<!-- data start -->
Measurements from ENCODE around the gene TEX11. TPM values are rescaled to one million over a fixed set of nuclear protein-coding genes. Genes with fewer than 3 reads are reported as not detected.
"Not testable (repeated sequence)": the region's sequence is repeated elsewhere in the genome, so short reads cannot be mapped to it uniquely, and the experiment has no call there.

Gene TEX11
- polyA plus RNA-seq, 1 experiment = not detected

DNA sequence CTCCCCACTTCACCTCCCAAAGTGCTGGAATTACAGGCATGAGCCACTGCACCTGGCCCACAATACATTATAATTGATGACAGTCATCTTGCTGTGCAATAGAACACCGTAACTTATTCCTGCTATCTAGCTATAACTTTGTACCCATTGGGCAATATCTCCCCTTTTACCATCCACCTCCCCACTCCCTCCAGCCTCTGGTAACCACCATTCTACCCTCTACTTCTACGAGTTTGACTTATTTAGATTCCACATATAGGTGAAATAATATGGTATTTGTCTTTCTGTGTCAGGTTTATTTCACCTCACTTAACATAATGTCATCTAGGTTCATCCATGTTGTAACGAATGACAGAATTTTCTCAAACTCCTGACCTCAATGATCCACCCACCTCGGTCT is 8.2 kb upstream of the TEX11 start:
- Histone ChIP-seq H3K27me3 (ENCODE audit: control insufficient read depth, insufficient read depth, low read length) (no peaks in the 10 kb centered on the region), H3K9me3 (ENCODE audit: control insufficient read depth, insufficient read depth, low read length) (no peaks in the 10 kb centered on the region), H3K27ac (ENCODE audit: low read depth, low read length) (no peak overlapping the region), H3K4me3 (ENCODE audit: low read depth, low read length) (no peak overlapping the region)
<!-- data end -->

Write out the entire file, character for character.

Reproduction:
Measurements from ENCODE around the gene TEX11. TPM values are rescaled to one million over a fixed set of nuclear protein-coding genes. Genes with fewer than 3 reads are reported as not detected.
"Not testable (repeated sequence)": the region's sequence is repeated elsewhere in the genome, so short reads cannot be mapped to it uniquely, and the experiment has no call there.

Gene TEX11
- polyA plus RNA-seq, 1 experiment = not detected

DNA sequence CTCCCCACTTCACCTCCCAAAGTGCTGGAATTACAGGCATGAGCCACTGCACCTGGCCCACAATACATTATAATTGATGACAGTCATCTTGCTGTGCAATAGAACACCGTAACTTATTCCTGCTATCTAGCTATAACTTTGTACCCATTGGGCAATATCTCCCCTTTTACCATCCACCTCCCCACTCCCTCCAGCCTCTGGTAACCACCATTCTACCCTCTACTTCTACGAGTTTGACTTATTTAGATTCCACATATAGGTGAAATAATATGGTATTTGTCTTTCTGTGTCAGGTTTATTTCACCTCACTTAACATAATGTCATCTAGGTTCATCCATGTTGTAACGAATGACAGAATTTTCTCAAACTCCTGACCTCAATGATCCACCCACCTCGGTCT is 8.2 kb upstream of the TEX11 start:
- Histone ChIP-seq H3K27me3 (ENCODE audit: control insufficient read depth, insufficient read depth, low read length) (no peaks in the 10 kb centered on the region), H3K9me3 (ENCODE audit: control insufficient read depth, insufficient read depth, low read length) (no peaks in the 10 kb centered on the region), H3K27ac (ENCODE audit: low read depth, low read length) (no peak overlapping the region), H3K4me3 (ENCODE audit: low read depth, low read length) (no peak overlapping the region)